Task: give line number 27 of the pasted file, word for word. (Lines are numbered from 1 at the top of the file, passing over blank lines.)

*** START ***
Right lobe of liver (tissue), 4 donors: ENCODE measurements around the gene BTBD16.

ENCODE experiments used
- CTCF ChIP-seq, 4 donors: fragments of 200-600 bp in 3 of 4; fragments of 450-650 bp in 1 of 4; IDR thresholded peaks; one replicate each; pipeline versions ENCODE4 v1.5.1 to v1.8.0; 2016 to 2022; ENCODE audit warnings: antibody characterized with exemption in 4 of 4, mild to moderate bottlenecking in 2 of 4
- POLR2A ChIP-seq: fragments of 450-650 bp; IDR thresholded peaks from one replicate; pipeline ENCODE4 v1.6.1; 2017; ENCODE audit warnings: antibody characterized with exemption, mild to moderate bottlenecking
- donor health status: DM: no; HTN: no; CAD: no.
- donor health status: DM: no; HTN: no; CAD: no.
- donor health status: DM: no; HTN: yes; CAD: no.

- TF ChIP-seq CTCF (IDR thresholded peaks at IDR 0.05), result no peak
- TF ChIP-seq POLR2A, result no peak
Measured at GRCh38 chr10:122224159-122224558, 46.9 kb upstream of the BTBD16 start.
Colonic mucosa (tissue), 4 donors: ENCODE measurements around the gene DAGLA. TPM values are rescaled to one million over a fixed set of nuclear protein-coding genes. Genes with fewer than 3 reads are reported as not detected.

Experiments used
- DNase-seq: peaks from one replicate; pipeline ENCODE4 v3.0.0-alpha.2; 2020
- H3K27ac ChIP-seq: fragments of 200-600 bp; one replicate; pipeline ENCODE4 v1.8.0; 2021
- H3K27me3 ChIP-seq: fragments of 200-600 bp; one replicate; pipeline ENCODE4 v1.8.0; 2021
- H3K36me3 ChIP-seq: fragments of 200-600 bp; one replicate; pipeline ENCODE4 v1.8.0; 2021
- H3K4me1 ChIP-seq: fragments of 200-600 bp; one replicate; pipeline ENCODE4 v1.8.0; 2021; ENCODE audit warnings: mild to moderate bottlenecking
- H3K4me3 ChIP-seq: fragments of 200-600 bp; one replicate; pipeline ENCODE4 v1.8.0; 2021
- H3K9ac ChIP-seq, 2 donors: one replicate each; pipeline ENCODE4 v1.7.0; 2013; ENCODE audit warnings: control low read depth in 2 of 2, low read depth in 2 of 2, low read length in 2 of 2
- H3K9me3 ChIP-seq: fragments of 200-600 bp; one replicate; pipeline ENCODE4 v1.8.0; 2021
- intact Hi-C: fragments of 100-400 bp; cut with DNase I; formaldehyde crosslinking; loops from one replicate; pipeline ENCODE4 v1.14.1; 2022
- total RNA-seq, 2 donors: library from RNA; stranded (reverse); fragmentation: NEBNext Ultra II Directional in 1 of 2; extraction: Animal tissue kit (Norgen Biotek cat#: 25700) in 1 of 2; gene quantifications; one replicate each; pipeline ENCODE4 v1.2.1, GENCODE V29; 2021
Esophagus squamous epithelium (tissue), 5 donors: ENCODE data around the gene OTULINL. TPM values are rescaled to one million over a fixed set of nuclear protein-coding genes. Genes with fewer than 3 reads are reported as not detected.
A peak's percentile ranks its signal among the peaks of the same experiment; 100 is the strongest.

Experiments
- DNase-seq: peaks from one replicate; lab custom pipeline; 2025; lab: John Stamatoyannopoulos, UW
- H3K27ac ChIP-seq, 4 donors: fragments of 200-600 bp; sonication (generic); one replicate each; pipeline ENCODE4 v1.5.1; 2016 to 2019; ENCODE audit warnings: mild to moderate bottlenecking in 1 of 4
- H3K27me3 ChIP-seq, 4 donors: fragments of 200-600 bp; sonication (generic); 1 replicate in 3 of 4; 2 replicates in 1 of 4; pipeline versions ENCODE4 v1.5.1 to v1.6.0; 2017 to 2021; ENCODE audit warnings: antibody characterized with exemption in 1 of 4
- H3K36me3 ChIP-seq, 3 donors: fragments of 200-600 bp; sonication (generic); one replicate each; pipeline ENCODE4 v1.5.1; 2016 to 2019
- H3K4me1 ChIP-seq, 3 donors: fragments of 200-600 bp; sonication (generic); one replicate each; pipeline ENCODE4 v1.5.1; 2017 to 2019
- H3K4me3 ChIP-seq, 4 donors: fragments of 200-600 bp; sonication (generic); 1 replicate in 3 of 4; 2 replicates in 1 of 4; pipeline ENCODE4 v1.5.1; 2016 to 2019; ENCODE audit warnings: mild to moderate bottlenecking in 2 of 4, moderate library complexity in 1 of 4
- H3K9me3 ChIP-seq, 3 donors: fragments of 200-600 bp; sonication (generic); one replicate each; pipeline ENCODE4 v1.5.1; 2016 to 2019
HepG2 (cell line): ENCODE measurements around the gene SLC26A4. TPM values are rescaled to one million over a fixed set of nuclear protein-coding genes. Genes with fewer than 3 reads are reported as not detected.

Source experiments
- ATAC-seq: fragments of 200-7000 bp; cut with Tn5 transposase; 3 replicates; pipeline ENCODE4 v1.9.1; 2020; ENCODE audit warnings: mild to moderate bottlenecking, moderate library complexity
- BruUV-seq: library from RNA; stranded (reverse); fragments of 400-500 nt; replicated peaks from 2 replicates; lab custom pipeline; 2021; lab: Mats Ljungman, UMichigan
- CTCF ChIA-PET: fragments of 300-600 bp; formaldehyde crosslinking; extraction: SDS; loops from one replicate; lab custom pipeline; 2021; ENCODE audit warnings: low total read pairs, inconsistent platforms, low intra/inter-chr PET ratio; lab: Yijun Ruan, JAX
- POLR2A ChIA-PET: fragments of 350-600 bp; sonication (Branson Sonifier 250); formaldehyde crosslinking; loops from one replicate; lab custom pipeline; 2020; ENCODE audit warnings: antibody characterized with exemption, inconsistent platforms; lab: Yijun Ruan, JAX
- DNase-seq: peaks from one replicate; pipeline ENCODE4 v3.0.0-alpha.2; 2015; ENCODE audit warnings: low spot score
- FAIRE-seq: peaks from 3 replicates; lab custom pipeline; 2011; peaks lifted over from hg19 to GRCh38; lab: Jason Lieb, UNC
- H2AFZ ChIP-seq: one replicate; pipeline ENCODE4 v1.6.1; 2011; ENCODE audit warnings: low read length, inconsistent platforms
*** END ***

- H3K27ac ChIP-seq, 4 donors: fragments of 200-600 bp; sonication (generic); one replicate each; pipeline ENCODE4 v1.5.1; 2016 to 2019; ENCODE audit warnings: mild to moderate bottlenecking in 1 of 4